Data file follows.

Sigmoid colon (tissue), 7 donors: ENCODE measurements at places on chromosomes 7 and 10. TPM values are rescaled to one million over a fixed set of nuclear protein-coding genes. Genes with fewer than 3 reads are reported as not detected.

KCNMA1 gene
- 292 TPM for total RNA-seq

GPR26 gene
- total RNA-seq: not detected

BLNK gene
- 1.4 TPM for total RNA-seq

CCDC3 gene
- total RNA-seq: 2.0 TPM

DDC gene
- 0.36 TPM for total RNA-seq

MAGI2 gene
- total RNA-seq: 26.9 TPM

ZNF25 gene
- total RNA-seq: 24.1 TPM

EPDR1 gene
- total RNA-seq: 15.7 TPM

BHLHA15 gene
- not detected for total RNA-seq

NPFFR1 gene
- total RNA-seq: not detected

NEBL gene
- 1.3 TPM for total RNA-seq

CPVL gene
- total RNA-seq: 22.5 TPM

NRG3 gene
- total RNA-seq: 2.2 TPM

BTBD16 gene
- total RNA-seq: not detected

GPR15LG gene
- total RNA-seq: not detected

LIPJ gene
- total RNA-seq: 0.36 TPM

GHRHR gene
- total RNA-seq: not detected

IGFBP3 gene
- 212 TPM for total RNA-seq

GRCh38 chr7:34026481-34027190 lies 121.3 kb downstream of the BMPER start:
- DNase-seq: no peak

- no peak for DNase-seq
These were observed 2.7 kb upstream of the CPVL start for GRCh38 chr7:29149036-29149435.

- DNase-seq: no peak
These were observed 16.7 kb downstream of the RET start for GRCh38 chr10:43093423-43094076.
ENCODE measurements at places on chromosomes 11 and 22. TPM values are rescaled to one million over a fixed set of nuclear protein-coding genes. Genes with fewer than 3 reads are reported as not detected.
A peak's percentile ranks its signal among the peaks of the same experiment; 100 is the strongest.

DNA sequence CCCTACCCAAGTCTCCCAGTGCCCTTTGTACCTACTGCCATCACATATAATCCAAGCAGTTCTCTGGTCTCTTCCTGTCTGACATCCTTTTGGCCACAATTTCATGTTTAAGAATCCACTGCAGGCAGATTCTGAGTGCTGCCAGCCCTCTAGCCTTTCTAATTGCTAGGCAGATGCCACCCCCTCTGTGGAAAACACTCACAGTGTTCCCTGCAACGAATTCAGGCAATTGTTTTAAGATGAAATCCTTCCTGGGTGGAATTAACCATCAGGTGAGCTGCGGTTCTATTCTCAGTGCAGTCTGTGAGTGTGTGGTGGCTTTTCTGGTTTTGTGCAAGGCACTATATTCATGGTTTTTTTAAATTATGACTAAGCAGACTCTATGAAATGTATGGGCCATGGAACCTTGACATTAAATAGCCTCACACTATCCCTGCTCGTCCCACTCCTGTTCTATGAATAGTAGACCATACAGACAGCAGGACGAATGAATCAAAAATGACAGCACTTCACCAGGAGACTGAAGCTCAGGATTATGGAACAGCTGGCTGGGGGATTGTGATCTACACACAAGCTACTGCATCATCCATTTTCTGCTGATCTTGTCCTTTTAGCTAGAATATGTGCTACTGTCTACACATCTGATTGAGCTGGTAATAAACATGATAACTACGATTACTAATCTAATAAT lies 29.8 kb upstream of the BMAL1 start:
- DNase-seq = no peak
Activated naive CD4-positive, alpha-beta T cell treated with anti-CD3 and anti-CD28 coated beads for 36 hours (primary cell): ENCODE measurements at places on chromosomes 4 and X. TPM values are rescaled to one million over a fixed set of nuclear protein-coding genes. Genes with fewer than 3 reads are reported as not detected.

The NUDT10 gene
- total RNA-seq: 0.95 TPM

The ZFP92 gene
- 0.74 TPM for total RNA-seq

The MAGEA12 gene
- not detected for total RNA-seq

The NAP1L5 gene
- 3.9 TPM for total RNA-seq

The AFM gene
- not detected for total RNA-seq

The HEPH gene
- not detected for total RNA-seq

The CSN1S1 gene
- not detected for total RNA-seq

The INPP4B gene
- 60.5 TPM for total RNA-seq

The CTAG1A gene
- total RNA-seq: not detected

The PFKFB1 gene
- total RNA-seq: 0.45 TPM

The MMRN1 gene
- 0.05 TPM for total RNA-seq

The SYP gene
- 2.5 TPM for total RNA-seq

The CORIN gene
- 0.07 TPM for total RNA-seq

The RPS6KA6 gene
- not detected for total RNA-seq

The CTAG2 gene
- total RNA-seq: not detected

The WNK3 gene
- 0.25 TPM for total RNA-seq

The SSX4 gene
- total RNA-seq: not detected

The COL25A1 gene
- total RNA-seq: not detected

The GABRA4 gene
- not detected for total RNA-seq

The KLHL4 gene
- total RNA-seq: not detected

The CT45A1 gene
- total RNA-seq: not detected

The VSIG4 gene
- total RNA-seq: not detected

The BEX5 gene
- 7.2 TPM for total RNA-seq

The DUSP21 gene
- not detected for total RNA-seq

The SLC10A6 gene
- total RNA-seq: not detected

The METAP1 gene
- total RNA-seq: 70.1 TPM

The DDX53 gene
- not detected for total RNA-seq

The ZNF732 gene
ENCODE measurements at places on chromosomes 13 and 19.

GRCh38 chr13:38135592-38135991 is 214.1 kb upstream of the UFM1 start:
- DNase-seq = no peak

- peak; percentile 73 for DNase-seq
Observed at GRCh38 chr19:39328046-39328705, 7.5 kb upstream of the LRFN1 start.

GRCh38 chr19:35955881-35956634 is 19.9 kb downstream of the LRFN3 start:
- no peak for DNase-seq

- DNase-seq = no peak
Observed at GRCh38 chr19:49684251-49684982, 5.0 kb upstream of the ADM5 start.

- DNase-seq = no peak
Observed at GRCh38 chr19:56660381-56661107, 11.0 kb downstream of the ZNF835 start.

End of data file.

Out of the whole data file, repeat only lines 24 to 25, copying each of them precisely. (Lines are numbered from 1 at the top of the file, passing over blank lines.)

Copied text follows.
CPVL gene
- total RNA-seq: 22.5 TPM